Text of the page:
1/4″ external audio input for processing guitars, drum machines, and more through Matriarch’s analog circuits
Stereo 1/4″ and 3.5mm Eurorack level audio outputs

This is a Moog and a “flagship,” so it doesn’t come cheap – US$1999. That’s not to complain about the price, but it does mean if you’re in that budget, you have a lot of options. (Sitting next to me as I write this is Polyend’s Medusa along with Dreadbox, which has 6 voices instead of four, and some digital oscillators and modulation options that take it in a radically different direction from the Matriarch. Oddly, people complained about its price, and it costs half as much.)

I would personally be pretty tempted by Moog’s own Grandmother, the Matriarch’s baby sibling – with a street price around $800. It’s a monosynth, and the whole architecture is scaled accordingly. (It also has a spring reverb tank in place of the Matriarch’s delay). But you could use the saved money for a little Eurorack skiff.

That said, the Matriarch is a thoughtful, colorful, appealing new top-of-the-line for this family of Moogs. And it gets a Moogfest limited edition at the festival happening now – plus a lot of artists gathered who I’m sure will really want one.


The post Moog Matriarch puts all your analog sound shaping in one keyboard appeared first on CDM Create Digital Music.

Sonuscore releases Origins Bundle Vol.1-5 for Kontakt

Sonuscore has released Origins Bundle Vol.1-5, a collection of the five original Origins instrument couples:
Sansula + Steel Tongue Drum. Music Box + Plucked Piano. 12-String Acoustic…

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Moog Matriarch – Grandmother Deluxe mit Oszillatoren / Stimmen

Moog MatriarchMoog Matriarch

Moog hatte den Namen bereits schon vor einiger Zeit registriert, jedoch schien es, er würde für den Vocoder verwendet werden, es ist nun aber ein großer neuer Synthesizer geworden.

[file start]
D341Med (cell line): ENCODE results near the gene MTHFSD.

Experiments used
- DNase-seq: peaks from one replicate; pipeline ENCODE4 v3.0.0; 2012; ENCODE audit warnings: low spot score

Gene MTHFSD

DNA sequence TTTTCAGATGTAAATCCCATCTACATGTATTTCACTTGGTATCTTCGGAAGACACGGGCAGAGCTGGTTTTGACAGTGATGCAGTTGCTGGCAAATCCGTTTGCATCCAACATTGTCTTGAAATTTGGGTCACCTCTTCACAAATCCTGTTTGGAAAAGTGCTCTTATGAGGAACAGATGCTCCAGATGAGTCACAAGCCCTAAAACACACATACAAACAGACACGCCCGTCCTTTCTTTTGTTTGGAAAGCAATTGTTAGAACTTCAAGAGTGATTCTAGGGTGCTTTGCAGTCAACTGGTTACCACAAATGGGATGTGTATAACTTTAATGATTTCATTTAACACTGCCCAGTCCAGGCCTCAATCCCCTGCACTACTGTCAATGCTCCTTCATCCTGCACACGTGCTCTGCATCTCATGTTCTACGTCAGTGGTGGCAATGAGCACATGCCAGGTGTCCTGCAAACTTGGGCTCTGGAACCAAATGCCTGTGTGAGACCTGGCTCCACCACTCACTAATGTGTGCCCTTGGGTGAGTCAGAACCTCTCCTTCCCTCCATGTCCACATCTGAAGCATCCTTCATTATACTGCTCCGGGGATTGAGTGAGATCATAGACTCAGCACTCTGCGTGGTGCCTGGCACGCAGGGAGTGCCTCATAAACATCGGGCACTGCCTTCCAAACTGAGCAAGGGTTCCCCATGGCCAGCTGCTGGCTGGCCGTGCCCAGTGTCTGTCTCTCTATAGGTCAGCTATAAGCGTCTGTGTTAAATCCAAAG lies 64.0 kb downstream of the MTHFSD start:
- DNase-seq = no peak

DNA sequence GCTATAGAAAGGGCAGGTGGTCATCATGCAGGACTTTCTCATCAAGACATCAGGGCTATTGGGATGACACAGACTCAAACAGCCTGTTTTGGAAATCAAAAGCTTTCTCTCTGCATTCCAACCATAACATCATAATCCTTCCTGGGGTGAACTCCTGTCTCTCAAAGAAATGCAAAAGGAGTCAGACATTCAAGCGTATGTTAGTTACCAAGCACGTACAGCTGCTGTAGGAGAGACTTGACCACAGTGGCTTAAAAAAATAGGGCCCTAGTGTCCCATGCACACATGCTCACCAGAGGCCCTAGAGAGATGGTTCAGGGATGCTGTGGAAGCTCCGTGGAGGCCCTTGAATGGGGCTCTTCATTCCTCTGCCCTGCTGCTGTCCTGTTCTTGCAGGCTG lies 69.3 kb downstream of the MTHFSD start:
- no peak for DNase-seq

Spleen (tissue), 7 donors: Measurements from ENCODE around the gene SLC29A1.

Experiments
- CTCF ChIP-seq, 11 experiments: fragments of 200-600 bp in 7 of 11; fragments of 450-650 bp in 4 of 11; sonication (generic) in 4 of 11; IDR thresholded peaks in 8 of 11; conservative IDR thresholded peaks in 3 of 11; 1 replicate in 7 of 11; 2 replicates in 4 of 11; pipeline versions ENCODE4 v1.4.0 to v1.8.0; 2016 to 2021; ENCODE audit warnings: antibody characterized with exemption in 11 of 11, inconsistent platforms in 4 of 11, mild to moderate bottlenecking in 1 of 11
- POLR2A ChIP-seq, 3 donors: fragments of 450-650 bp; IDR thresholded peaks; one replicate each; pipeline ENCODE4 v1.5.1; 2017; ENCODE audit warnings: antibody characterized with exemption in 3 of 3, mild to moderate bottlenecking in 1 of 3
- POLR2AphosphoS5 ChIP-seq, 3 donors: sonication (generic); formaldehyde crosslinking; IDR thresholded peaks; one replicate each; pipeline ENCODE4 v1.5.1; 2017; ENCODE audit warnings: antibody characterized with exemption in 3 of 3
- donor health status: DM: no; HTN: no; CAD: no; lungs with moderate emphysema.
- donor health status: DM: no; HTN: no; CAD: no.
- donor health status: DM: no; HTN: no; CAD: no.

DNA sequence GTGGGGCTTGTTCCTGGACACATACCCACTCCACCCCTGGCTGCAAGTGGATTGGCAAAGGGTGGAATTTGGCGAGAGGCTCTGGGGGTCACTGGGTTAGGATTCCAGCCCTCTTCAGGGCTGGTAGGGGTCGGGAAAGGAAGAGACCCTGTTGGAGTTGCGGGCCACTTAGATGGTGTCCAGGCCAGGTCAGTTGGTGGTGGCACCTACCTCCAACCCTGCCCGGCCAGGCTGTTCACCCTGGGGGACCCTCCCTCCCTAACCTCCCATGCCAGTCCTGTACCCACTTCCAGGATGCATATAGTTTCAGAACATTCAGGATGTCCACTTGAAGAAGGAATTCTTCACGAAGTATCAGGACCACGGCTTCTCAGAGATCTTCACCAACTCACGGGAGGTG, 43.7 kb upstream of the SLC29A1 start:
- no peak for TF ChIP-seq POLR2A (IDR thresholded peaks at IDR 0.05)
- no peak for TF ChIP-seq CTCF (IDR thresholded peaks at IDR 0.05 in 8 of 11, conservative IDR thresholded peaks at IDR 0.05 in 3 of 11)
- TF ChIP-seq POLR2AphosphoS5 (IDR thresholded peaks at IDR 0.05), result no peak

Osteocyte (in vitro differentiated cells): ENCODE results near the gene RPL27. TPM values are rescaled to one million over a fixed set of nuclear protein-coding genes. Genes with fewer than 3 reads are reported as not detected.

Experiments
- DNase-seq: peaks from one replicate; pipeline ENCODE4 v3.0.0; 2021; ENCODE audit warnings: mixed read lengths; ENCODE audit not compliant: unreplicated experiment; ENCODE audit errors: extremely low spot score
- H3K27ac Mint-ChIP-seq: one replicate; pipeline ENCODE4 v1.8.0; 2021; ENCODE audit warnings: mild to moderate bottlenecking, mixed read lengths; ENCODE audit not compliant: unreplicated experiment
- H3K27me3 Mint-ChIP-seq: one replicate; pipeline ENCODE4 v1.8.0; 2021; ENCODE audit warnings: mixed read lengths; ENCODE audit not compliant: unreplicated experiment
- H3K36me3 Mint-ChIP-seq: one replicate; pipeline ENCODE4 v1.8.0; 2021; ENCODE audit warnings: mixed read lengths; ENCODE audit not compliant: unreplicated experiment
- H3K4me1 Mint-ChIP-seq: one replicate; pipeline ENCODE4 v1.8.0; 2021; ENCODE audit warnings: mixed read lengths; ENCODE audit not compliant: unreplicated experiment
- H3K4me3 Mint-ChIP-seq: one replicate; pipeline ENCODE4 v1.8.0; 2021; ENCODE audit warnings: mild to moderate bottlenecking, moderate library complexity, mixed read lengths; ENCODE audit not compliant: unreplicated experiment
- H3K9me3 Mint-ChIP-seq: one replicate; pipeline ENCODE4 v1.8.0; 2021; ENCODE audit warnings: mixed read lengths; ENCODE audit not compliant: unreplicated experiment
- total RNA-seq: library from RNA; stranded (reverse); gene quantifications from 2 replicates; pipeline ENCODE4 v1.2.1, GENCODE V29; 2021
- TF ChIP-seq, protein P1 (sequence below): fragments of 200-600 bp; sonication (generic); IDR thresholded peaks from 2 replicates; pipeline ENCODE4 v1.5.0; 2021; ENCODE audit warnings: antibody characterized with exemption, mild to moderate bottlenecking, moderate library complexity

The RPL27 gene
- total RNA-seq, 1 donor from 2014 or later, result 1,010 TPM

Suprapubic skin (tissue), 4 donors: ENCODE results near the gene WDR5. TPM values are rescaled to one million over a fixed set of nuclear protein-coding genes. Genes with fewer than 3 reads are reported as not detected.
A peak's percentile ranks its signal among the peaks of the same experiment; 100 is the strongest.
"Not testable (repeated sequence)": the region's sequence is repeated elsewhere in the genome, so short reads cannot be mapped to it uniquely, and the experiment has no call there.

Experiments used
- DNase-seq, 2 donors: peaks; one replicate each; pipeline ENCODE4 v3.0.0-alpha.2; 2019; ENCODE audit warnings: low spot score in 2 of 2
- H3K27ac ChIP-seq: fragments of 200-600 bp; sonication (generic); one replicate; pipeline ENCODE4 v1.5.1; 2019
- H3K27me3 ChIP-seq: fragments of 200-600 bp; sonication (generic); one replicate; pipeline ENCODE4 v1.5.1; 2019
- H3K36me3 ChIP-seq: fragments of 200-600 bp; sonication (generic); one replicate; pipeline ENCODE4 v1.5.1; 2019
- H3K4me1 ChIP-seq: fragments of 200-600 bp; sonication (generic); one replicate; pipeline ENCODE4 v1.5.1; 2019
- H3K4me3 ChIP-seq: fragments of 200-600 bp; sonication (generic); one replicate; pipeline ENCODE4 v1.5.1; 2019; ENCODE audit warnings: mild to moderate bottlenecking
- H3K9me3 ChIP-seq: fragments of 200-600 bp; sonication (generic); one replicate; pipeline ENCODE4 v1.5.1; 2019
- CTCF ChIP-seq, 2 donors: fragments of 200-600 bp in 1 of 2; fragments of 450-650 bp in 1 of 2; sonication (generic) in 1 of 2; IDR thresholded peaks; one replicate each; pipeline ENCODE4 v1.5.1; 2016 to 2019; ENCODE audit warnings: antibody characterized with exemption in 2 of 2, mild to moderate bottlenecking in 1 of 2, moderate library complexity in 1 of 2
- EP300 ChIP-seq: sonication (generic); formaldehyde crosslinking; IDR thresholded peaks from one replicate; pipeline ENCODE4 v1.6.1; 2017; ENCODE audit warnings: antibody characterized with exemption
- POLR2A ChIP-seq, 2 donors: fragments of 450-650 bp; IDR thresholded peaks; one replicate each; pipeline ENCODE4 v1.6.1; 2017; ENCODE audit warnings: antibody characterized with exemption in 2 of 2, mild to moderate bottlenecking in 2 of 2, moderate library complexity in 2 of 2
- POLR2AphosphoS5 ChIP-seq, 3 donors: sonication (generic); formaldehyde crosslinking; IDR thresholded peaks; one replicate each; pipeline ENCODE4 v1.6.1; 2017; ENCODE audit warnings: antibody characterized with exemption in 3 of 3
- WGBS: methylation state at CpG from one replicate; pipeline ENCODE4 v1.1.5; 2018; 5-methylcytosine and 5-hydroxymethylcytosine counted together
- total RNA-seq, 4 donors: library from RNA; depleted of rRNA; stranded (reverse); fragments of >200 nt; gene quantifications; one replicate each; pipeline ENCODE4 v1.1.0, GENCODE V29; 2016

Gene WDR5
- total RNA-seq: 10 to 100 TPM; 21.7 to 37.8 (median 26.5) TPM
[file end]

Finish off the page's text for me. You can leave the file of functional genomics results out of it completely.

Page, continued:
Vier VCOs und zwei Tiefpassfilter, sowie zwei VCAs und zwei ADSR-Hüllkurven und damit faktisch das Doppelte des Grandmother bietet der Matriarch an, damit kann man mit ihm deutlich mehr machen und die VCOs hat man daher in einer Bank zusammengefasst und dennoch patchbar gehalten. Nur der Halltank wurde weg gelassen, um genug Platz zu bieten.

Der Grandmother klingt sehr überzeugend, weshalb auch der Matriarch wohl einen sehr guten Sound haben wird. Der Preis wird allerdings auch verdoppelt und bei $1999 liegen. Der Synth hat ein analoges Delay an Bord und ist damit nicht ohne Effekte.

Er kann 4-stimmig-paraphon gespielt werden und teilt sich dann aber auch die VCAs und Filter entsprechend. Es ist ein Kompromiss aber der hat immerhin 90 Patchpunkte zu bieten. Ein echter Duo-Modus ist auch möglich, der dann wirklich jeweils eine Hüllkurve, VCA und Filter nutzen kann und jeweils zwei VCOs verwendet, so sind wirklich zwei Großmütter verbaut.

Ende April sollen die ersten ausgeliefert werden, was bei Moog oft nur USA heißen kann.


Weitere Information

Auf der Moog Site ist alles zu finden, was man wissen sollte.

Splice Sounds brings new samples from BLYNE and RESLA + Splice Originals

Splice Sounds Blyne

Splice Sounds has released BLYNE: This is Our First Sample Pack, a collection of over 130 loops and samples by BLYNE. BLYNE is a Berlin-based production duo known for their unique blend of an array of genres spanning R&B, pop, and indie. It’s hard to believe that this is their first sample pack, as the […]